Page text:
Recent bipartisan legislation introduced in the Senate aiming to protect the intellectual property of U.S. corporations is a noble thought. But will it work?
For years, law enforcement agencies have struggled to find and arrest modern-day thieves across physical borders. And while they've had some success with arrests that have resulted in fines and/or jail time for a few spammers, hackers and others, there are legions more – many forming organized and savvy criminal groups – who still launch successful online attacks with impunity.
Called the International Intellectual Property Protection and Enforcement Act of 2008, the legislation is sponsored by Senators Orrin Hatch, R-Utah, and Max Baucus, D-Mont. Overall, it's touted as adding more punch to the enforcement capabilities held by those organizations that work with countries whose populace is engaged in intellectual property theft.
Specifically, it provides for more additional funds to support the Office of the United States Trade Representatives (USTR) so that it can work with developing countries to help them improve intellectual property protection and enforcement efforts. It also is supposed to give the president various enforcement tools to deal with those countries that refuse to enforce restrictions on the theft of U.S. intellectual property. "With the rising tide of piracy and counterfeiting abroad, it is vital that we provide those working on the front lines with the tools they need to ensure that our nation's intellectual property rights are lawfully respected by foreign countries," Senator Hatch said in a statement.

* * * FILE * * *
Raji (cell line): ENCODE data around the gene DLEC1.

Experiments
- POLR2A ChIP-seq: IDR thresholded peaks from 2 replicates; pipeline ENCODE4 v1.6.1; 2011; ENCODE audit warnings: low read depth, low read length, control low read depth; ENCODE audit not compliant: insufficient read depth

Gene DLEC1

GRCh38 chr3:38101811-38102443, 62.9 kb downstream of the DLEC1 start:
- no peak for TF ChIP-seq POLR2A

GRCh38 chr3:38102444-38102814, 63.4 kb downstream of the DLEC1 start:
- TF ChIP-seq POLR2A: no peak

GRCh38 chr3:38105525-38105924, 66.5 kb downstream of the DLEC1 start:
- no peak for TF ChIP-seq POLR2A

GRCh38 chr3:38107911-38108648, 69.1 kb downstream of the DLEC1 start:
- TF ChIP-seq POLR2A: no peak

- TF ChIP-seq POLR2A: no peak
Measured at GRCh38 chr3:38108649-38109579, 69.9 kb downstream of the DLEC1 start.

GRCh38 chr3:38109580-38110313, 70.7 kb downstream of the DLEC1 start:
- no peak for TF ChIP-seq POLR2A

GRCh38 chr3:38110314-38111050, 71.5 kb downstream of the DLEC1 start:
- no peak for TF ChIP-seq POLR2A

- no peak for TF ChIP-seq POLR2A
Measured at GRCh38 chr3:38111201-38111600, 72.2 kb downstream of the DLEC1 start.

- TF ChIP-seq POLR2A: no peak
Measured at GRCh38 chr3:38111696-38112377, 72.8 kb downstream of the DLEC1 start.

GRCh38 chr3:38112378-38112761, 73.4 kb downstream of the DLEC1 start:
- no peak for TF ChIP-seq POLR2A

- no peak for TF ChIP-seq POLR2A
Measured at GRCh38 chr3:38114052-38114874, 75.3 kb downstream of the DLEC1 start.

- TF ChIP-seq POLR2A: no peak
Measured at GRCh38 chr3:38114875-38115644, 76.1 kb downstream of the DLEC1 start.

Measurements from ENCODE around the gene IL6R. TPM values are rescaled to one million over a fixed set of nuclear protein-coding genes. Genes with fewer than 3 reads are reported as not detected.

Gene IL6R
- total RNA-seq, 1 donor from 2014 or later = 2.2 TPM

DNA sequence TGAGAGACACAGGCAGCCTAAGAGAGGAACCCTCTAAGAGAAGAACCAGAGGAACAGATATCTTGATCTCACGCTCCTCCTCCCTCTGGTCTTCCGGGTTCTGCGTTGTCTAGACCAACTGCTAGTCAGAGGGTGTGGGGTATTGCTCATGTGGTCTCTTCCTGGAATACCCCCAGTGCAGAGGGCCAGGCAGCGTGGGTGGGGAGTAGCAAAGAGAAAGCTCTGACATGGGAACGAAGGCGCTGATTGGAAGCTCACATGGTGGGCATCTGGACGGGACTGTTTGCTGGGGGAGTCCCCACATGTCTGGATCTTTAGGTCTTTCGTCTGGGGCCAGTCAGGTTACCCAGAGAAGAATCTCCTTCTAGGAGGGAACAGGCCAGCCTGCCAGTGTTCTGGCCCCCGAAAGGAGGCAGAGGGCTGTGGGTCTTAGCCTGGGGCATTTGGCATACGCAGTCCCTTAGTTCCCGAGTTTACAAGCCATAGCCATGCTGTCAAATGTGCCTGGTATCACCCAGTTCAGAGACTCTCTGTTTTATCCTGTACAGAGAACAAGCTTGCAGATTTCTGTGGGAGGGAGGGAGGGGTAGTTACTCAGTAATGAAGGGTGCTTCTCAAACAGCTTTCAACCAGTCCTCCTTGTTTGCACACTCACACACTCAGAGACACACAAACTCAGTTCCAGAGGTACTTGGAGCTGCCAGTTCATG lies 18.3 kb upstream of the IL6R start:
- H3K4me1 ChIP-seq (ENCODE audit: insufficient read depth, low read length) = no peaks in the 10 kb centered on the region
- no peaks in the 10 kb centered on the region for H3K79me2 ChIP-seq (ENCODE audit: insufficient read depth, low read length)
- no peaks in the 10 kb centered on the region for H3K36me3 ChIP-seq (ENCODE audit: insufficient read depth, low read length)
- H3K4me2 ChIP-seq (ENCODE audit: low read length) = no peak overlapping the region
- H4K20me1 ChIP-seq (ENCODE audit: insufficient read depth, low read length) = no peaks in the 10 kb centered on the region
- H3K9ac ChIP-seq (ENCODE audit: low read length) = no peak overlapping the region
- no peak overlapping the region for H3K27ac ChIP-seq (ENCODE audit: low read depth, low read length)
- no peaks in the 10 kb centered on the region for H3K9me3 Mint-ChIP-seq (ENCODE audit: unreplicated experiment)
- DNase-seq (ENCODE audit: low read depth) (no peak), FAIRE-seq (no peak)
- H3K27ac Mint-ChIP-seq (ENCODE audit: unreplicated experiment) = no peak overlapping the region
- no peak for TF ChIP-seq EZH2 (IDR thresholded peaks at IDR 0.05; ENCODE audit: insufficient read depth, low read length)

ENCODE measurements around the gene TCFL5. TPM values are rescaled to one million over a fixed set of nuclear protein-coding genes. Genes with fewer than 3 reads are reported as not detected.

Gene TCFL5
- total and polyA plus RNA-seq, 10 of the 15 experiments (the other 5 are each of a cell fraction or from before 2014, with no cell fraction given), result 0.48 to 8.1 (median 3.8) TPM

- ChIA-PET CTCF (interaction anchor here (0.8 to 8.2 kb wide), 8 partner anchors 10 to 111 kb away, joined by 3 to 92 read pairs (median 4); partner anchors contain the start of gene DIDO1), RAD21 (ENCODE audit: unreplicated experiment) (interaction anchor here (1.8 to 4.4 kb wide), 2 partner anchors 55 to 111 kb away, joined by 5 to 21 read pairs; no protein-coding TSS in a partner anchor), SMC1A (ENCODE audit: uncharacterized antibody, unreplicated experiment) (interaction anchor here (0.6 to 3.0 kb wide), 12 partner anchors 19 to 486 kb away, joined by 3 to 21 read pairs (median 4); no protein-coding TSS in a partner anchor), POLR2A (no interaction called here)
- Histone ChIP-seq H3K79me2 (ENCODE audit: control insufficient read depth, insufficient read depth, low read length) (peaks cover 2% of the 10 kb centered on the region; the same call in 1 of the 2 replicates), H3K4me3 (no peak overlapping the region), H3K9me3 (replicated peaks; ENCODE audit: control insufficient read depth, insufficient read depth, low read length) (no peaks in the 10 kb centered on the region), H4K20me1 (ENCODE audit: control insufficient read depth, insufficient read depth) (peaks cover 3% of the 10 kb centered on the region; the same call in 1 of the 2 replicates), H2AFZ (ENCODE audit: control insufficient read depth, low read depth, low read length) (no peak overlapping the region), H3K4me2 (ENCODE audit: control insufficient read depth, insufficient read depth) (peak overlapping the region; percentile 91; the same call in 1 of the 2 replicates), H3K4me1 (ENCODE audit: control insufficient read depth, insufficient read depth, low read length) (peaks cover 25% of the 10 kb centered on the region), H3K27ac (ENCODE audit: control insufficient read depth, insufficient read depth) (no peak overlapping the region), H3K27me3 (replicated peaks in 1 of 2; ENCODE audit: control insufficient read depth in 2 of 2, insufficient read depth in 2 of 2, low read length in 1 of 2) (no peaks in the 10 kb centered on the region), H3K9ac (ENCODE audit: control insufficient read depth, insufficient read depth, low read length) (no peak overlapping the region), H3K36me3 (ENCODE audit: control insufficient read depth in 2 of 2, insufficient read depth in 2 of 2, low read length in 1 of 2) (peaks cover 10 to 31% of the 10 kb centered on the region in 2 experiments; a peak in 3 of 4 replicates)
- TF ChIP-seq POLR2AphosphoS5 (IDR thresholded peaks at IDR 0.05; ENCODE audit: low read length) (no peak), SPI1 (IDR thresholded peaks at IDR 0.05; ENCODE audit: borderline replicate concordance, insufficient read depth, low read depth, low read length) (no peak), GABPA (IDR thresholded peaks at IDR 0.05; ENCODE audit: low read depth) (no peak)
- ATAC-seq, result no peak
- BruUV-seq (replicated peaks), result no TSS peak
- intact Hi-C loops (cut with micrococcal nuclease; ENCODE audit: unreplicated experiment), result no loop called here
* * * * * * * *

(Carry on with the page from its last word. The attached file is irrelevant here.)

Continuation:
But, while the bill's intentions are certainly admirable – many even say the legislation is landmark-making – one wonders about its true worth. Is it just political bluster and stuff?
While, yes, it is proposing to put real money toward the problem, it will take more than cash to solve the issue of piracy and other forms of intellectual property theft abroad.
Indeed, while such legislation could be enforced in the States, dealing with other countries is an entirely different beast. To slay it will take more than a U.S.-based law, but extensive and real partnering between our own law enforcement groups with other countries' agencies. And that's been a challenging problem that is bound to get tougher. And this is one beast that, given the profits won by today's internet criminals, will likely grow bigger.
Illena Armstrong is editor-in-chief of SC Magazine